In some extreme cases, institutions and agencies that were expected to protect and assist the market community, instead totally misrepresented the real value and risk of certain investments, producing devastating consequences for millions of customers. Not much has changed since. The demand for ethics and protection is still there, unfilled, from finance to ICT, customers are crying for help. The reason I believe organisations for profit are not structured to address such a need, lies in the business model they have adopted across industries. A large chunk of their profits in fact, comes directly from the very entities and players they are supposed to objectively and reliably evaluate and rate. The paradigm does not work: the controlling entity cannot be financed by the controlled ones. The implications are obvious.

    Having worked on the ISV side for many years, I am witnessing many of the trends Gianluca has identified and illustrated in his article. A growing number of ISVs and platform vendors have indeed adopted competency certification as a practice to score and rate the system integrators they partner with. Certifications and ratings do a great deal in helping end customers in the decision making process but – in my opinion – the market is asking for more and those who will succeed in filling this gap will emerge in the market in a clear leading position. The element which may soon represent the answer is an accountability model for risk assessment. ISVs, platform vendors and rating agencies are seldomely held accountable when customers fail to achieve the benefits they were looking for. System integrators more often than not, instead are. They and they alone are the ones who in the eyes of the consumers employ the most ethical and consumer protective business model of all.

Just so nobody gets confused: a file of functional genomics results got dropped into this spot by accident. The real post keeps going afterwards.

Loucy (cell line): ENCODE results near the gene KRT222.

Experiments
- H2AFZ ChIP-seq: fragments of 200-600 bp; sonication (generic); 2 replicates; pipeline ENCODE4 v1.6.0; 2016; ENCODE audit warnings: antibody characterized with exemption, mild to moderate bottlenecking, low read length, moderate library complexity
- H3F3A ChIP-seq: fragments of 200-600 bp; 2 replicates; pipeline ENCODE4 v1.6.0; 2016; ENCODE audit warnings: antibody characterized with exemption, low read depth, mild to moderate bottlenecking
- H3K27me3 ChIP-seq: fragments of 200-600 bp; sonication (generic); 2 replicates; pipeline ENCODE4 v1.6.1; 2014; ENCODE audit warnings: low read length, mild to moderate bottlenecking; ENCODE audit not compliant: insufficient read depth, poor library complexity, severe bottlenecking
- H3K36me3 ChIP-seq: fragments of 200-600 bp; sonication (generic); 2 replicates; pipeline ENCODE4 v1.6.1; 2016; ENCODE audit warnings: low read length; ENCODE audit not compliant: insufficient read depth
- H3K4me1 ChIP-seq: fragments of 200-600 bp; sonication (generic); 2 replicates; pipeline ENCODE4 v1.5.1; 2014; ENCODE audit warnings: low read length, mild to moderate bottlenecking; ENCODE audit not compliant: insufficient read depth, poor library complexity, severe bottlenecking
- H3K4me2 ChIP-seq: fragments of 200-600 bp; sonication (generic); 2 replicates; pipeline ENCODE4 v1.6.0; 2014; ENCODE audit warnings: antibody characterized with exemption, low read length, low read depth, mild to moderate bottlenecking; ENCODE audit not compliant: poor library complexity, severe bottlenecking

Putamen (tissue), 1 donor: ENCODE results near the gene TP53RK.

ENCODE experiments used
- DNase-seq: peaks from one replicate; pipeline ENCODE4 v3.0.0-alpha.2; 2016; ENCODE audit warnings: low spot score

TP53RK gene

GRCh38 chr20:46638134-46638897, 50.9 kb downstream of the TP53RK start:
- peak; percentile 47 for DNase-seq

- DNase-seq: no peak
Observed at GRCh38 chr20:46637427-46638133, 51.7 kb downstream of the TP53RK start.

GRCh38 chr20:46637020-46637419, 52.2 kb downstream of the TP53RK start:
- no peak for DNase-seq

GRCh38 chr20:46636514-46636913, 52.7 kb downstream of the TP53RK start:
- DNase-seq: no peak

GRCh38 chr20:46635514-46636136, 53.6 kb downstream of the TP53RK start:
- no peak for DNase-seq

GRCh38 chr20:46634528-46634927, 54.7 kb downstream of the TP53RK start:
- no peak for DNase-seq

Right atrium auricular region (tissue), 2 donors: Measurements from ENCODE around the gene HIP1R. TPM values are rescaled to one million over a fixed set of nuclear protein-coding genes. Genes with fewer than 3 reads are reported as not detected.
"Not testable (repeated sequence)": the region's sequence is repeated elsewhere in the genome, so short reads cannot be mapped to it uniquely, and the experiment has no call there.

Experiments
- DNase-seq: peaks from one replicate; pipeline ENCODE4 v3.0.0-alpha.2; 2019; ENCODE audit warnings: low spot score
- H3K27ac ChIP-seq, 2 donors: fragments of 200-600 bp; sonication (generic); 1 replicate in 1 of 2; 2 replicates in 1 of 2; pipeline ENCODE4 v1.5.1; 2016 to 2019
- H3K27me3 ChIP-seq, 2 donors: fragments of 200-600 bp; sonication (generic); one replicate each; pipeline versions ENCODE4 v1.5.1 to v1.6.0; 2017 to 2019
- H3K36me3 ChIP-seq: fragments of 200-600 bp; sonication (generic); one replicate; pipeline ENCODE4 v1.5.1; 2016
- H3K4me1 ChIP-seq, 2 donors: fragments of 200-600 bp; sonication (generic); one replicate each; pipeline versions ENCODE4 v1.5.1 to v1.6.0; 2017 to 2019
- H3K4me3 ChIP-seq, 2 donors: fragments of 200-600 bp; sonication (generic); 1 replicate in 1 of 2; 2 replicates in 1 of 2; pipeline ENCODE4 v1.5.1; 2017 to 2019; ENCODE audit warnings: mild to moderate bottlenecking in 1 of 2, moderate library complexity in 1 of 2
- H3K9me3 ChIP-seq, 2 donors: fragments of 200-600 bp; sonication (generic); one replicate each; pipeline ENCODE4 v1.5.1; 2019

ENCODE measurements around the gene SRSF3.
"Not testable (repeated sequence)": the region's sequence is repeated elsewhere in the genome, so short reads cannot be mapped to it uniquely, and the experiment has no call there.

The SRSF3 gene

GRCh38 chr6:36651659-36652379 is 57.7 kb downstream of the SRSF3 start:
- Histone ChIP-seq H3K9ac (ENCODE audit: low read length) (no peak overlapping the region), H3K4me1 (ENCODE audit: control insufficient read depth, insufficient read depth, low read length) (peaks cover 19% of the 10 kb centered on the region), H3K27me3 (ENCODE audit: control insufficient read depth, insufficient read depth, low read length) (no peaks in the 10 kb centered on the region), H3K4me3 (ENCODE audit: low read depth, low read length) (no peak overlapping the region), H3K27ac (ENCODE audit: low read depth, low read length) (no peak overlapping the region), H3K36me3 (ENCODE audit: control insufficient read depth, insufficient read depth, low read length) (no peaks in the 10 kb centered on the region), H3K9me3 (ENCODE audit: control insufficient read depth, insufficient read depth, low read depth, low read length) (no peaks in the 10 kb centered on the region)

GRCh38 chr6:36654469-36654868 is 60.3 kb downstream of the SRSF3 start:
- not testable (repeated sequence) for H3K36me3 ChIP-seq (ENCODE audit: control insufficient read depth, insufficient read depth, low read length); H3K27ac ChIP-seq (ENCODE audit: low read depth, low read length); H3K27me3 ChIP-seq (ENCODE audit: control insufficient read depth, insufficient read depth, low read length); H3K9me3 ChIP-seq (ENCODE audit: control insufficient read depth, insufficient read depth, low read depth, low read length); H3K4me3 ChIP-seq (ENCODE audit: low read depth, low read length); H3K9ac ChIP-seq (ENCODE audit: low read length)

Who can we trust in this market, if not the business partner who accept to pay for his mis-judgement and mistakes? Who does it now a days?


  3. Pingback: Cosa sta succedendo nelle alleanze e nel canale ICT italiano – primi risultati « Gianluca Marcellino – Business Notes

  4. Pingback: Cosa sta succedendo nelle alleanze e nel canale ICT italiano – primi risultati « Gianluca Marcellino – Business Notes